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firedog
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HD based music server confusion

I want to build a PC music server setup. I will only be using the source unit to feed the digital out to my TACT 2.2 XP preamp, which has it's own internal DAC.

Questions:

1. Is there any reason (purely in terms of sound and not convenience) in using an SB3 or Transporter as an interface in such a setup? Will there be a difference in sound quality between the SB3 and the Transporter in such a setup?

In other words, if I use a dedicated PC music server with a good quality sound card (or external sound card), and then hook up the PC digital out directly to the input of the TACT, would that sound as good as a Transporter or SB3 when used as a digital interface only, and make the slim devices unit unnecessary?

Thanks

jazzfan
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Re: HD based music server confusion

Hi Dog,

First off, welcome to the forum - may all of your deepest audio desires and questions find a home here.

Now as for your questions.


Quote:
1. Is there any reason (purely in terms of sound and not convenience) in using an SB3 or Transporter as an interface in such a setup? Will there be a difference in sound quality between the SB3 and the Transporter in such a setup?

In other words, if I use a dedicated PC music server with a good quality sound card (or external sound card), and then hook up the PC digital out directly to the input of the TACT, would that sound as good as a Transporter or SB3 when used as a digital interface only, and make the slim devices unit unnecessary?

One of the main differences between the SB3 and the Transporter is the much higher quality internal DAC contained in the Transporter. If one is going to be using only the digital output of either the SB3 or the Transporter, then why pay all that extra money for a DAC which you're not going to use? Of course, there are other differences between the two units, such as the Transporter's bigger display, larger size and much better power supply but from a strictly sound quality issue when using an external DAC, I'd go with the SB3. By the way, I have both devices and like them both very much.

As for the other part of your question, sure directly connecting, as in via a cable, the digital output of one's computer, whether using USB or some other kind of connection, to an external DAC would make any music streaming device unnecessary. But think of what you lose when not using a music streaming device:

1) The computer and it's noisy fans needs to be very close to one's stereo. This is not the case when using a music streaming device. The computer can be remotely located.

2) One needs to use some type of music player and music library management software on one's computer in order to access and play back one's music. With a music streaming device one uses the server's software to manage and play back one's music. The Slim Devices units use the SlimServer software to play back and manage the music on one's computer.

3) In the case of both the SB3 and the Transporter, one gets a nice remote with which to control the device and navigate through one's music library.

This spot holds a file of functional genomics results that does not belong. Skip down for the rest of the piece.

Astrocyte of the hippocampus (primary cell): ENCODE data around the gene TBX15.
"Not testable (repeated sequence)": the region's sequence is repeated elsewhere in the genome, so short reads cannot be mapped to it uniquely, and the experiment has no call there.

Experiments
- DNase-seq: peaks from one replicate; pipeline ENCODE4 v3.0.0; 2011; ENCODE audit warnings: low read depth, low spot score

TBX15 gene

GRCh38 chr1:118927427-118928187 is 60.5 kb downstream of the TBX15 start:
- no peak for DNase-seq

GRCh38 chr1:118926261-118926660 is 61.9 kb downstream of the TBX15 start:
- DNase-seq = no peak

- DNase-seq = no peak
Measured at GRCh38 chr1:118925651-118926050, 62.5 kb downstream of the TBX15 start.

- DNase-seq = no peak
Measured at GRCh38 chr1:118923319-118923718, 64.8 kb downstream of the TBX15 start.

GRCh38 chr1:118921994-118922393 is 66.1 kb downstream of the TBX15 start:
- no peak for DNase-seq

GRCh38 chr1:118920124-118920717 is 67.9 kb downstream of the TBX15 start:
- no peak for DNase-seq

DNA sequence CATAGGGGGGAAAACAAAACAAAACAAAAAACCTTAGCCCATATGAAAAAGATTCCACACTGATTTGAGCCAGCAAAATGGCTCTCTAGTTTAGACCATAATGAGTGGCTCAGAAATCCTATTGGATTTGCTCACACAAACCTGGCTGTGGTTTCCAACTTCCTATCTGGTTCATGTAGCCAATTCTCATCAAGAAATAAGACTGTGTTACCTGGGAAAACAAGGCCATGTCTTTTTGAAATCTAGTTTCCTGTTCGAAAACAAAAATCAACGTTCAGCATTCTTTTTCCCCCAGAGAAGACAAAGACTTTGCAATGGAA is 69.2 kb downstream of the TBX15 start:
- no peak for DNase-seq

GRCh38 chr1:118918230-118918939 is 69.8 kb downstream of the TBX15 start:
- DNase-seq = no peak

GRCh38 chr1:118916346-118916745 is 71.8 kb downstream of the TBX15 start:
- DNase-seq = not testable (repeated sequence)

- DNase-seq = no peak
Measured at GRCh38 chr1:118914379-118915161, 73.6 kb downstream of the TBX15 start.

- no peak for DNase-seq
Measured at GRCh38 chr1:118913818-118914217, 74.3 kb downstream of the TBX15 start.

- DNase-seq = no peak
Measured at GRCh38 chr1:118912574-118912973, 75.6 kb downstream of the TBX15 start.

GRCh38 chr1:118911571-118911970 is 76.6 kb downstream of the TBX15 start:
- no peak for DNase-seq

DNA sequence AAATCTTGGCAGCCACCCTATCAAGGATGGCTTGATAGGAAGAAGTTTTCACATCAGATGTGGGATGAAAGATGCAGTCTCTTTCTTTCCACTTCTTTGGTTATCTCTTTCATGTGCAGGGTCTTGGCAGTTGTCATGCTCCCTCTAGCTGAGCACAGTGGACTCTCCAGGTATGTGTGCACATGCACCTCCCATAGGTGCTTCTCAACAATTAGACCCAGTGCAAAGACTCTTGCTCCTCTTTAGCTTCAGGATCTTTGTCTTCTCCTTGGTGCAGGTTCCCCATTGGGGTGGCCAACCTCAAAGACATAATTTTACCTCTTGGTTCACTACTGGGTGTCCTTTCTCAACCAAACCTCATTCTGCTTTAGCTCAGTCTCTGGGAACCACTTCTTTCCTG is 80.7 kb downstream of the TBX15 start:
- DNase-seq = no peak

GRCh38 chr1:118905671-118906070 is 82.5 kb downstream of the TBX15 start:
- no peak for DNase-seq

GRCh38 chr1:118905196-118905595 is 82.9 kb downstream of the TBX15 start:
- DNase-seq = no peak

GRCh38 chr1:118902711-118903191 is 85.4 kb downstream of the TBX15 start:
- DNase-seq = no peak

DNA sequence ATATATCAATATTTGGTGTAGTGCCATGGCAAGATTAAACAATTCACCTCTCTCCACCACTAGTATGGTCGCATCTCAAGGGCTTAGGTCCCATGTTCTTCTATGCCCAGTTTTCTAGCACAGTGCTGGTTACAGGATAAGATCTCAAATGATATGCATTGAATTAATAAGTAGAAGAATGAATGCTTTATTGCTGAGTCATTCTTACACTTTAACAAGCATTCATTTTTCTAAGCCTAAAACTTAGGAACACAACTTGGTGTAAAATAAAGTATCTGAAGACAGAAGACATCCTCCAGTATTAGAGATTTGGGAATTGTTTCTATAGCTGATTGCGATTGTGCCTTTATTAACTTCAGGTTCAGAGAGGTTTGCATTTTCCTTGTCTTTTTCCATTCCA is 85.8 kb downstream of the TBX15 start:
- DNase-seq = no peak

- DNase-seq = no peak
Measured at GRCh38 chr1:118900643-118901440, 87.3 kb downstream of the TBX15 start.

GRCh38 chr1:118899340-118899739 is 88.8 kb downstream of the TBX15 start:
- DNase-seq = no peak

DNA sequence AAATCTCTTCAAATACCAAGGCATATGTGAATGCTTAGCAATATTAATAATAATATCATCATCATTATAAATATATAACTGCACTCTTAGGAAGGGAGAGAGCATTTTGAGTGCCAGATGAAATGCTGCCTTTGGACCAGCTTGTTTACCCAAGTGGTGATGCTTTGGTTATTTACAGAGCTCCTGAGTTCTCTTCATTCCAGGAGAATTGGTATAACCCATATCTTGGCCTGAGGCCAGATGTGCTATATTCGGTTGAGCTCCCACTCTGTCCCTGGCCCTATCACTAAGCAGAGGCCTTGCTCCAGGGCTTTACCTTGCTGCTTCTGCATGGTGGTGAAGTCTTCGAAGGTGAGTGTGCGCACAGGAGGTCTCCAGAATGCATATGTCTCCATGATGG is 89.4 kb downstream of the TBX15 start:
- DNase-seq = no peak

4) With music streaming devices one can add several devices to the system and access one's music collection in several difference locations without having to have multiple computers. A Transporter in one's main audio system, a SB3 in one's bathroom and yet another SB3 in one's workshop.

I hope that helps to answer your questions. And being truly audiophile in nature, not make your final decision any easier.

Elk
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Re: HD based music server confusion

I have a friend who streams his digital audio to a Tact preamp which then travels digitally to two TacT amps.

He stores his music in FLAC on a NAS Raid server on his network and then streams the music to various SB3's throughout the house.

Remote access via the SB3 is simple and intuitive.

I agree with Struts. If you are going to go with a digital server a good interface allowing easy access is a must.

I doubt the Transporter would sound any better than the SB3 in this application. The receiver in this case is only passing the digital stream on to the next unit in line.

That said, TacT equipment does not have good jitter rejection and is very sensitive to what it receives. Thus, many TacT owners (such as my friend) have Apogee Big Bens or other similar equipment that re-clocks the digital data (but this is beyond what you are asking).

CharlyD
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Re: HD based music server confusion

I completely agree with the arguments for networked audio devices such as the SB3/Transporter, but streaming S/PDIF from a PC(or a USB DAC) has its advantages too:

  • Very nice laptops can be had that do not include fans and have quiet hard drives.
  • There are several choices for PC media players that can include sophisticated user interfaces with album art as well as far easier searching over what can be had with a 2 line display.
  • There would be no need for a network. A simple USB - S/PDIF converter is all that would be necessary.
  • DRM protected content dowloaded to the PC (e.g. from MusicGiants) could be played. SB3/Transporter have no support for DRM. With Microsoft's change in policy toward "Plays for Sure", I don't know if there will ever be support for DRM over networked devices.
jazzfan
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Re: HD based music server confusion

Hi Charly,

The only reliable way that I've found to deal with DRM wrapped content is to avoid it like the plague. If everyone else did the same then DRM would quickly and rightfully die, something that is long over due. Here's something I don't understand: one buys a downloaded version of a CD for the same or more money than buying the actual CD and one gets no disc, case or printed liner notes but one does get some nasty DRM, something that the real CD doesn't have.

struts
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Re: HD based music server confusion


Quote:
I agree with Struts. If you are going to go with a digital server a good interface allowing easy access is a must.

A sentiment that appears not to be lost on the folks at Slim Devices. Possibly benefiting from an infusion of universal remote DNA from Logitech, this looks like being one of the first fruits of their acquisition of Slim.

Hmmmmm, I feel another investment starting to beckon...

PS A little more clicking around reveals a rather sinister subplot:


Quote: